“Lustra killed his brother. I think we can. Round up all the warriors and knights in the Kingdom. Have them waiting behind the borders. I’ll get Simon.”


Their efforts were foolish, and vain. Lustra almost laughed when she saw the Army waiting to greet her at the border of Luria. Trolls with their pitchforks, ready to pounce on these orcs, easily twice their sizes. Silly knights and warriors, all lined up behind them, all so weak in comparison, on the backs on winged unicorns.

“Did you all miss me?” Lustra asked. “I missed you!”

She looked around at her army of orcs, smiled and batted her long eyelashes. They took the signal, and charged.


“You’re a human,” Simon said, pacing back and forth in his cave. “A Lurian human at that. Why should I help you? My kind has been banished from your kingdom for centuries. Now you want me to help you when you have nowhere else to turn?”

Markus sighed as he watched the young dragon pace back and forth, smoke billowing from his nostrils. Markus could tell Simon was angry.

“She killed Lucas,” Markus said. “It’s Lustra, Simon.”

“I can’t bring Lucas back. Neither can you. And my helping you defeat her won’t do it, either.”

Markus didn’t expect this to be easy. Simon’s kind was the most misunderstood of all creatures. Dragons didn’t have the best reputation, and after a few bad eggs destroyed so much of the town centuries ago, townspeople decided to stop giving them chances and just banned them completely.

“You help us, Simon, and I’ll see what I can do about getting you back into Luria.”

Simon looked thoughtful.  “I can’t. I’m sorry, Markus. I can’t do it. You’re not like other humans, but other humans made me bitter, and cynical. I just can’t return. Not even for a day.”

Markus nodded. “I understand, Simon. Thanks anyway.”

Markus then turned, and headed out of the cave. Luria was waiting, and the bloody battleground it was about to become was waiting, too.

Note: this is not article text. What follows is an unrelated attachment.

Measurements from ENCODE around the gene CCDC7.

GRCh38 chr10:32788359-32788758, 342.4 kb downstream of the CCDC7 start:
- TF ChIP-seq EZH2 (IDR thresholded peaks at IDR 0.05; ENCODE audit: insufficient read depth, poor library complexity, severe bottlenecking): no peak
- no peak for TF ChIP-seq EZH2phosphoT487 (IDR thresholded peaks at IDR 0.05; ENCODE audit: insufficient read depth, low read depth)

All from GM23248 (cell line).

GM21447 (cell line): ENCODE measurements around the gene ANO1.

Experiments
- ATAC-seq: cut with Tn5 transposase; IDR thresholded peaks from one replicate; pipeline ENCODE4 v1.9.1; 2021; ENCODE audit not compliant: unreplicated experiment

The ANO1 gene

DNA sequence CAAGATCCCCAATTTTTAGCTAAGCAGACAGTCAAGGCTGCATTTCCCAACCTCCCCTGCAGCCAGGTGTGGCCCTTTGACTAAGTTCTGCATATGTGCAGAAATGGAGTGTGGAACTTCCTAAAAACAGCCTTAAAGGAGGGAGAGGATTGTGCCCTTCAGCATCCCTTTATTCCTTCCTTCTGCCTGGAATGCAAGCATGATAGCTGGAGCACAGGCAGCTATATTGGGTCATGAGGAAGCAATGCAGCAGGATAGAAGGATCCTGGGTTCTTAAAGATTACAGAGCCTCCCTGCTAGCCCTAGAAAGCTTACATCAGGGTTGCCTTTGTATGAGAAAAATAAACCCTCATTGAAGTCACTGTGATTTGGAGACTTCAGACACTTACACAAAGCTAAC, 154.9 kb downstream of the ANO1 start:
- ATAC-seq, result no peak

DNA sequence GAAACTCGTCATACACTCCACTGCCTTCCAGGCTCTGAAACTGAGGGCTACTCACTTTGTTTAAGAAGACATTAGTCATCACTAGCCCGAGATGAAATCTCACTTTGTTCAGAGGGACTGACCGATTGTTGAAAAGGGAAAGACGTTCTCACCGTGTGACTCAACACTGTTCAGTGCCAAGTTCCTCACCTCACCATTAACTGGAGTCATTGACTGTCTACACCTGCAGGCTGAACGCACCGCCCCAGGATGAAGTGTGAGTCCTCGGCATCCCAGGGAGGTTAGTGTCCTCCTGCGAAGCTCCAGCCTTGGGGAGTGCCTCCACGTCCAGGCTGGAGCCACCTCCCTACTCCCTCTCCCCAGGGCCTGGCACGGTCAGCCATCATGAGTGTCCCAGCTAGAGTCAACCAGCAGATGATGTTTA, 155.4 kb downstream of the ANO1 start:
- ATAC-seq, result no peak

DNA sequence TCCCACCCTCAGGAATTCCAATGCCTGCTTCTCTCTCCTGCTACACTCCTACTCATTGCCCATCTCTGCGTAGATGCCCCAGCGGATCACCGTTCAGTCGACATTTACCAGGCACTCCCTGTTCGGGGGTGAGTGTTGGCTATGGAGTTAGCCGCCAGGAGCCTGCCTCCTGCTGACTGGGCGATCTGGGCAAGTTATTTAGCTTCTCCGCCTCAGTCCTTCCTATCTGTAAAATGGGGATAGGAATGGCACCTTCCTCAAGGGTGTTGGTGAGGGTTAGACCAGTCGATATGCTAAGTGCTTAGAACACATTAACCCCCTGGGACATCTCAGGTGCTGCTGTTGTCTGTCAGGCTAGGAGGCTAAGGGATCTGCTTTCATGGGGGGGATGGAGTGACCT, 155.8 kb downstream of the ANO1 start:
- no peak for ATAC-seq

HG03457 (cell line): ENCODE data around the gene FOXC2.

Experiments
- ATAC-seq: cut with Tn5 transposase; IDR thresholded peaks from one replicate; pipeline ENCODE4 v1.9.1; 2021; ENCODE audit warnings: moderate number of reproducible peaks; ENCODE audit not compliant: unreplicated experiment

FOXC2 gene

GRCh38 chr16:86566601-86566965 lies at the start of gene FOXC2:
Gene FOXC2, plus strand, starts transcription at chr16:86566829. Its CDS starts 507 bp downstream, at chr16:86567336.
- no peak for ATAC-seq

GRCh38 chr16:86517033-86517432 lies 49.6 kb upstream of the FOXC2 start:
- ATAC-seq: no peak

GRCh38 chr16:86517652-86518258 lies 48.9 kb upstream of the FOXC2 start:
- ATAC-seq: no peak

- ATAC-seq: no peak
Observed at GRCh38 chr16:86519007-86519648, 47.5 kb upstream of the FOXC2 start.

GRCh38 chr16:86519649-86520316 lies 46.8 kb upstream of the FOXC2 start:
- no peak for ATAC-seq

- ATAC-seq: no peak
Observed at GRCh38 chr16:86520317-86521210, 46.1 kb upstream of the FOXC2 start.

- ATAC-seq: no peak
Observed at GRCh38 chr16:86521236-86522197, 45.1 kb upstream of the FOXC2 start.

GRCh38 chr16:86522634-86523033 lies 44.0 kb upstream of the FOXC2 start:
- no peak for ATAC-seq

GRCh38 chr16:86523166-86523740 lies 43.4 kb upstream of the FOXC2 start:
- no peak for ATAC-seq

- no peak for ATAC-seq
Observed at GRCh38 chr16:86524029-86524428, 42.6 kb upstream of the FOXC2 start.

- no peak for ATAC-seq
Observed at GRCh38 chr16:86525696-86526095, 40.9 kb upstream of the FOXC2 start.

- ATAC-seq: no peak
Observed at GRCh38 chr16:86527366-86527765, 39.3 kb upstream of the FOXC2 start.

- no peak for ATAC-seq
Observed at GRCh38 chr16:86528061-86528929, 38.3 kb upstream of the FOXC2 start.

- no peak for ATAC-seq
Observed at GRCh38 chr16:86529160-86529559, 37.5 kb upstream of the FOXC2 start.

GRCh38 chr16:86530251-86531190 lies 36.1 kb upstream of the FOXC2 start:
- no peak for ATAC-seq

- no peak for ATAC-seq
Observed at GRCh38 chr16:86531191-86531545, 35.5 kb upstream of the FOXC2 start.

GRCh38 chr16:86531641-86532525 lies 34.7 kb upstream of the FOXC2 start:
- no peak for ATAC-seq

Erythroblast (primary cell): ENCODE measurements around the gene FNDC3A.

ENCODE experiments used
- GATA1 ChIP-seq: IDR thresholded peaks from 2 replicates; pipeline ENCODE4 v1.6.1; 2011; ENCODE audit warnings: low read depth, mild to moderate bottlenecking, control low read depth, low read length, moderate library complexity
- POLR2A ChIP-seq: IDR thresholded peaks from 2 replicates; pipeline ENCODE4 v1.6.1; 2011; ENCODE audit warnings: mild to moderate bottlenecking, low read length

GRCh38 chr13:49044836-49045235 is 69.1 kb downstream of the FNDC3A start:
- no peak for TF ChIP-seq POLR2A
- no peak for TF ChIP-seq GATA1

Lustra sat back and laughed. Try as they may, the trolls, the warriors and knights of Luria, could not stop the orcs. They were butchering everyone that stepped in their way. Although, she had to hand it to the Lurian Army that was no doubt put together by Markus. They were holding their own pretty well. It was a bloodbath out here, but gradually, her orcs were pushing their way inside.

“Look at this, Moti,” she told the little elf that now sat on her shoulder. “Aren’t you so glad you are not on that side?”

Moti shook. “Miss Lustra, what about my family?”

“I haven’t got my eye on any elves. Your souls are entirely too small for my appetite. Your family will cower like the elves they are so they should be safe from my orcs’ wrath. When I take over Luria you all will be on my good side. Especially you, Moti. I have special plans for you, darling.”

A knight slashed open one of her orcs, then on the back of his unicorn, came right for Lustra, his long sword out and aimed for her.

“Miss Lustra,” Moti panicked.

She only smiled. She held up her hands, whipping the knight’s helmet off so that his eyes were exposed. She locked glances with him, and he was hers. “I am starving, Moti. What is that knight’s name?”

“Sh-sherman, ma’am,” Moti said.

“Sherman!” Lustra called. “Come to me, darling!”

Under her spell, Sherman dropped the sword. The unicorn slowed to a walk, and they came slowly to her. “All that hard work it took for you to get to me. And it only led to your demise. I’m sorry, sweetie. Now repeat after me. ‘Lustra, I want you to take me.’”